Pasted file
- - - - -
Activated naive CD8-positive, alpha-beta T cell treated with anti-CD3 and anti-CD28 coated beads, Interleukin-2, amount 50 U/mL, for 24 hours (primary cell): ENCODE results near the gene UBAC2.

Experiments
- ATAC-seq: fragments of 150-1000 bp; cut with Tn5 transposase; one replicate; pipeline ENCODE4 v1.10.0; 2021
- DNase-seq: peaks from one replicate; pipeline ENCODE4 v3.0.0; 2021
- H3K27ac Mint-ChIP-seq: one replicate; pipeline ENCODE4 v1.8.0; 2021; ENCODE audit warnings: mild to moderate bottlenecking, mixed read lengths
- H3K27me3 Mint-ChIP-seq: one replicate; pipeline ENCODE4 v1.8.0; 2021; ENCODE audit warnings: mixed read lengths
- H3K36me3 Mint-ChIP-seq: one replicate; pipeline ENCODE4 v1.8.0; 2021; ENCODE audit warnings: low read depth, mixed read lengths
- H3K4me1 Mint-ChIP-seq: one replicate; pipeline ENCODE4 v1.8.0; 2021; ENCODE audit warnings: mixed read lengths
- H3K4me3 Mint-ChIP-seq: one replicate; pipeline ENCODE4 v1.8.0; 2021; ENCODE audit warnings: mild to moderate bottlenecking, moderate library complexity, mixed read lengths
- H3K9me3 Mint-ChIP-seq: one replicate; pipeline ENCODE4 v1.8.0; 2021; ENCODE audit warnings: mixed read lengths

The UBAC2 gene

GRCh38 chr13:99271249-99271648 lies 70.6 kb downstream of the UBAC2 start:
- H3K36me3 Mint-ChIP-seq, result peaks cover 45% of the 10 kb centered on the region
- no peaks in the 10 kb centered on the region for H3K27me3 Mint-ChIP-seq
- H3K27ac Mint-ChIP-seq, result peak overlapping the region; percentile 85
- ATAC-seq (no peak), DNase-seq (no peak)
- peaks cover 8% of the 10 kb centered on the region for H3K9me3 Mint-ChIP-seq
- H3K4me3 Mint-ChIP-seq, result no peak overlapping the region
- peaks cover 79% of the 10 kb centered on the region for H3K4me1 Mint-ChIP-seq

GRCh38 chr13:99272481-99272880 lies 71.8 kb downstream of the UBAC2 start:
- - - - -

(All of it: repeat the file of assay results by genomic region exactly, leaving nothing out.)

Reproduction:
Activated naive CD8-positive, alpha-beta T cell treated with anti-CD3 and anti-CD28 coated beads, Interleukin-2, amount 50 U/mL, for 24 hours (primary cell): ENCODE results near the gene UBAC2.

Experiments
- ATAC-seq: fragments of 150-1000 bp; cut with Tn5 transposase; one replicate; pipeline ENCODE4 v1.10.0; 2021
- DNase-seq: peaks from one replicate; pipeline ENCODE4 v3.0.0; 2021
- H3K27ac Mint-ChIP-seq: one replicate; pipeline ENCODE4 v1.8.0; 2021; ENCODE audit warnings: mild to moderate bottlenecking, mixed read lengths
- H3K27me3 Mint-ChIP-seq: one replicate; pipeline ENCODE4 v1.8.0; 2021; ENCODE audit warnings: mixed read lengths
- H3K36me3 Mint-ChIP-seq: one replicate; pipeline ENCODE4 v1.8.0; 2021; ENCODE audit warnings: low read depth, mixed read lengths
- H3K4me1 Mint-ChIP-seq: one replicate; pipeline ENCODE4 v1.8.0; 2021; ENCODE audit warnings: mixed read lengths
- H3K4me3 Mint-ChIP-seq: one replicate; pipeline ENCODE4 v1.8.0; 2021; ENCODE audit warnings: mild to moderate bottlenecking, moderate library complexity, mixed read lengths
- H3K9me3 Mint-ChIP-seq: one replicate; pipeline ENCODE4 v1.8.0; 2021; ENCODE audit warnings: mixed read lengths

The UBAC2 gene

GRCh38 chr13:99271249-99271648 lies 70.6 kb downstream of the UBAC2 start:
- H3K36me3 Mint-ChIP-seq, result peaks cover 45% of the 10 kb centered on the region
- no peaks in the 10 kb centered on the region for H3K27me3 Mint-ChIP-seq
- H3K27ac Mint-ChIP-seq, result peak overlapping the region; percentile 85
- ATAC-seq (no peak), DNase-seq (no peak)
- peaks cover 8% of the 10 kb centered on the region for H3K9me3 Mint-ChIP-seq
- H3K4me3 Mint-ChIP-seq, result no peak overlapping the region
- peaks cover 79% of the 10 kb centered on the region for H3K4me1 Mint-ChIP-seq

GRCh38 chr13:99272481-99272880 lies 71.8 kb downstream of the UBAC2 start: